A health concern that was almost forgotten, mumps seems to have made a resurgence. Recent outbreaks have prompted scientists to reconsider the effectiveness of the MMR vaccines against mumps and think of new ways to make them more effective.
Recent Mumps Outbreaks
According to the CDC, more than 5,000 cases of mumps have been reported in 2017, and more than 6,000 in 2016. When we compare that to around 200 cases in 2012, it’s clear why the medical community is concerned.
Particularly concerning are universities, as a large number of these cases comes from their campuses. For example, more than 300 people came down with the virus at the University of Illinois at Urbana-Champaign.
Why Is It Happening?
Scientists believe that the disease is making a comeback because the effects of the MMR vaccine wear off after an average of 27 years. These findings were reported in a recent study which examined studies about the vaccine that have been published since the 1960s.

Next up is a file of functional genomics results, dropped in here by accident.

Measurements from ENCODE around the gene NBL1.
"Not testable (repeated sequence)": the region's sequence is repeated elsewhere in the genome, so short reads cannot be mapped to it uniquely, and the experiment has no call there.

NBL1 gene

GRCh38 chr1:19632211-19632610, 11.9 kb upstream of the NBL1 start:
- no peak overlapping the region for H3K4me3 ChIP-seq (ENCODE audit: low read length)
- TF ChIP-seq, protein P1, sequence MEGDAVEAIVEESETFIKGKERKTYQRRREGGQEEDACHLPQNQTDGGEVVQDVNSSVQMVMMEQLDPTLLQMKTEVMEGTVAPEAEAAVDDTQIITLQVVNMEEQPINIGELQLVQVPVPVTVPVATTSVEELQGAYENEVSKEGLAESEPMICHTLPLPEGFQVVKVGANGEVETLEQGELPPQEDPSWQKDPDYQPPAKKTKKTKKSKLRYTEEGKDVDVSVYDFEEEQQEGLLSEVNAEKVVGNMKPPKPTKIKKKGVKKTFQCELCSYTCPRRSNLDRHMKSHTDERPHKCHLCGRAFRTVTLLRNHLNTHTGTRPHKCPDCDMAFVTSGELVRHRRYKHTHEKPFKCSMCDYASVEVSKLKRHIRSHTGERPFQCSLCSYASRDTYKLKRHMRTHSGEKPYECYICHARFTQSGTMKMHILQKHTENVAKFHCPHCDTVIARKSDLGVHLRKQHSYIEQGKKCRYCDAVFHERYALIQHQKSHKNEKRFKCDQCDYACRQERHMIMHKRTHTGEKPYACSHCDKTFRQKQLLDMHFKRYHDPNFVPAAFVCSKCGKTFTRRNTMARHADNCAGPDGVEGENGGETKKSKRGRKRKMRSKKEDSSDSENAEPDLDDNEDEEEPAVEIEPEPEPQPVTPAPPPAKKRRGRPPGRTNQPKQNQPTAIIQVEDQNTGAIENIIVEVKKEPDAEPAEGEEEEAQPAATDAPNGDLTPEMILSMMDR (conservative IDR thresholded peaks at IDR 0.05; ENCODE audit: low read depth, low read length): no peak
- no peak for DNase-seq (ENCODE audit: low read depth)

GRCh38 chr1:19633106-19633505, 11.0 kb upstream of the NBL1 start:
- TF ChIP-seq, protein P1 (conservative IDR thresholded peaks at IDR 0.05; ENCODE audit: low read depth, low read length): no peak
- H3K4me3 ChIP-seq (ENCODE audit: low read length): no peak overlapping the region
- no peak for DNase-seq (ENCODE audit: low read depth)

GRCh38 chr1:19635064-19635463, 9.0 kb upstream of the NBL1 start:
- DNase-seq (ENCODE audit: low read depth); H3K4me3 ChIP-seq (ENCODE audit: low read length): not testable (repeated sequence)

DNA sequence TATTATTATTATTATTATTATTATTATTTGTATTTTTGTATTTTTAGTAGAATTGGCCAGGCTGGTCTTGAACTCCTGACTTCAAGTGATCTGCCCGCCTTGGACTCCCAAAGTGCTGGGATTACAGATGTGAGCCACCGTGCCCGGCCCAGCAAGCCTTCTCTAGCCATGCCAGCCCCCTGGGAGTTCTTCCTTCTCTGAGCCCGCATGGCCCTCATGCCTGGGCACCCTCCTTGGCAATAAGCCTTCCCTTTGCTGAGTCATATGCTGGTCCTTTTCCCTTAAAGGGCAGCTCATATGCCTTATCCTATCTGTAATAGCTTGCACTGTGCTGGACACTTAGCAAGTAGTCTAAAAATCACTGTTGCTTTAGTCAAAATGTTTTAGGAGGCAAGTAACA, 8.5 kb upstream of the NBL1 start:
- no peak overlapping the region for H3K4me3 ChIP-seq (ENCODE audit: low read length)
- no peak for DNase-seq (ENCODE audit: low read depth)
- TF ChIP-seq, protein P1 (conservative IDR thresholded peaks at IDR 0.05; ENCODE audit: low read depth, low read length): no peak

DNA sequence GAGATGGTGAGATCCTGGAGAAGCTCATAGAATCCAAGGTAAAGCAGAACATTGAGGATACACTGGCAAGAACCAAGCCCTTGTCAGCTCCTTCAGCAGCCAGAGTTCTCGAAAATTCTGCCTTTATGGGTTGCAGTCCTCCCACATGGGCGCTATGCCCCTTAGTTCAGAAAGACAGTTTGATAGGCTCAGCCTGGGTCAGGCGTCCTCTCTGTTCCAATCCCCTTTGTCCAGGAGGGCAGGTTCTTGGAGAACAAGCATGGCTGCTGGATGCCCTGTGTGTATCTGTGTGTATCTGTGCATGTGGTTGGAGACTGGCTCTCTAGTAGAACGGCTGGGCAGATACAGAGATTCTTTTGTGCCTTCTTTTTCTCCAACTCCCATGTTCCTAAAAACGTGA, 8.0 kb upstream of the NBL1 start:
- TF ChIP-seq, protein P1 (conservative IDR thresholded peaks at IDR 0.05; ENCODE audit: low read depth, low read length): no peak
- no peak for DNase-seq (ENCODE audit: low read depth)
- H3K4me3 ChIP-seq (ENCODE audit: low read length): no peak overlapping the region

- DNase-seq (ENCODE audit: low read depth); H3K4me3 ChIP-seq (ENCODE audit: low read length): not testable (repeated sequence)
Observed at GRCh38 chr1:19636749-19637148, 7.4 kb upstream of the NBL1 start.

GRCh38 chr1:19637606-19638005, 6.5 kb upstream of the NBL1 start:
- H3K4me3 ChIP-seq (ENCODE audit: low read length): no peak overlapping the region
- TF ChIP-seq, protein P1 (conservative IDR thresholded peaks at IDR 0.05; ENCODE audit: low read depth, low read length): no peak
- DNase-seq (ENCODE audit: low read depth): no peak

The researchers found that the vaccine’s effectiveness is directly related to how long it has been since the patient received their last dose. This caused the scientists to look into the possibility of administering a third dose of the vaccine at the age of 18.
Who Should Be Concerned?
People who are just entering college should think about a third dose of the vaccine. The effects of vaccination may have started to wear off, and they will soon be in close contact with many people every day.
However, getting the third dose is still not recommended, as we don’t know what effects that may have.
Since the effects of MMR vaccines against mumps seem to wear off after some time that may be the reason why we’re witnessing a resurgence of the disease. However, there is still no reason for concern – the disease is far from dangerous if you’ve had the regular two-dose vaccine.